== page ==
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Hoffmann, R. A wiki for the life sciences where authorship matters. Nature Genetics (2008)
 
 
 
 
 

A randomised controlled clinical trial of antibiotic impregnation of testosterone pellet implants to reduce extrusion rate.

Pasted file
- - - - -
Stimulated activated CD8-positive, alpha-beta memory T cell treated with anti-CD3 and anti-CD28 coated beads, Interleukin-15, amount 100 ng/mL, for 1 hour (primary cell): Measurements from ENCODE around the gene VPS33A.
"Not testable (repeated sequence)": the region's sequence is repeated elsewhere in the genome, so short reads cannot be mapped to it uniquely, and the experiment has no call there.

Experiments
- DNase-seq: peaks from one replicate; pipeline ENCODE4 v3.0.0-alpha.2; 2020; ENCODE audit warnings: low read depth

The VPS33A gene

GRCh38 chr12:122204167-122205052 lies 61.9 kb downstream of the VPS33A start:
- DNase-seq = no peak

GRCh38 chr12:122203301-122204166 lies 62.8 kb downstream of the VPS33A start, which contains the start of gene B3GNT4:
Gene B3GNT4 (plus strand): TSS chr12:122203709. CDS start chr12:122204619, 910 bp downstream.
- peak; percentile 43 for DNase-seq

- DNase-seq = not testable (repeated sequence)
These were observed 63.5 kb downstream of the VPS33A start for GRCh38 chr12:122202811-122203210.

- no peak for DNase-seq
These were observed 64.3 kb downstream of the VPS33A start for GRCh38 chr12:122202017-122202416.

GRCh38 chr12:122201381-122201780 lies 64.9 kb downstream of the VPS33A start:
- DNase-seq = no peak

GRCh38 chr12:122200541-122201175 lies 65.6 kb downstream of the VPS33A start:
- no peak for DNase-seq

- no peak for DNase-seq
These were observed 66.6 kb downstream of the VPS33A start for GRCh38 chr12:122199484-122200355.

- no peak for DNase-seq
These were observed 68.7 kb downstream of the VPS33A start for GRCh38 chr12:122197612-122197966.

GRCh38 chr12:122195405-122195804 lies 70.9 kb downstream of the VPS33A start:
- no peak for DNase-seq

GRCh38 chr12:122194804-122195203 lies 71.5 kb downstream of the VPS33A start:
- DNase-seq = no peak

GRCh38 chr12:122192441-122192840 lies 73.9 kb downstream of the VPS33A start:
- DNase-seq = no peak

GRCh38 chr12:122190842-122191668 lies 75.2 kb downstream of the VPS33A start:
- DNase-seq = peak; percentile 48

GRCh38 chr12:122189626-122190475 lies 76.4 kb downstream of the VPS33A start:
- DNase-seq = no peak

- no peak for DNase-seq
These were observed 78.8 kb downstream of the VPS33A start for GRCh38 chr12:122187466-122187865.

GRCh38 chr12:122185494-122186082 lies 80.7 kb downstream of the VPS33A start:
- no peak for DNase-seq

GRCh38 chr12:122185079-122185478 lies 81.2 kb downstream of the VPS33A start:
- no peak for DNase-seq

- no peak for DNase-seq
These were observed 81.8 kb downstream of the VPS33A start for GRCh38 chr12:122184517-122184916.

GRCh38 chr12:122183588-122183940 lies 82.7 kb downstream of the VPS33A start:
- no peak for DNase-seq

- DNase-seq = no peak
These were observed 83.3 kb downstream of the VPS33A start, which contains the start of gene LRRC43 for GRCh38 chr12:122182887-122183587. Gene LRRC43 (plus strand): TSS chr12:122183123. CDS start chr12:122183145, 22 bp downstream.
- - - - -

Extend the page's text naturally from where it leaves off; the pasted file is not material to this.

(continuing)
OBJECTIVE: Testosterone pellet implantation is a safe, effective and convenient form of depot androgen replacement, with extrusion of pellets following about 10% of procedures the most frequent adverse effect. This study aimed to determine whether extrusion rate could be reduced by antibiotic impregnation of pellets immediately prior to implantation. DESIGN: Prospective, randomised, parallel-group, open-label study design in a single centre. One hundred and eighty-six androgen-deficient men (400 implantation procedures) were randomised into either a group who had their pellets soaked for approximately 2 min in gentamicin solution prior to implantation, or a control group who had the standard implantation procedure. METHODS: Extrusion, infection and/or bruising were evaluated prospectively by self-report from the participants, and retrospectively at subsequent implantation. Other variables (site, shaving, skin preparation, operator, pellet batch, bruising) were collected at implantation time. RESULTS: The extrusion rate was 20% lower (odds ratio=0.80, 95% confidence interval (CI) 0.40-1.62) but not statistically different between the two groups (extrusion rate 23/205 (11.2%) for the control group vs 18/195 (9.2%) for the antibiotic-soak group, P=0.42). One operator experienced more total (P=0.0002) and infection-related (P=0.0008) extrusions and marginally more bruising (P=0.06) than other operators. The operator effect did not appear to be explained by differences in experience or implantation style. There was a 4.6-fold excess (95% CI 1.6-18.6) of multiple (19 vs 4 expected) over single (22 vs 10 expected) and no (359 vs 386 expected) extrusions. Extrusion was not related to batch number (P=0.15), location (P=0.15), shaving (P=0.32), old or new site (P=0.59), or the presence of suppuration or not (P=0.42); however, povidone-iodine skin disinfectant had statistically fewer extrusions than mixed alcohol solution. CONCLUSIONS: Antibiotic impregnation prior to implantation does not significantly decrease testosterone pellet extrusion rate. An operator effect, not due to experience or procedural style, an excess of multiple extrusions and disinfectant effects were confirmed. Neither location, nor preparation of the site, nor pellet batch, influences extrusion rate.[1]

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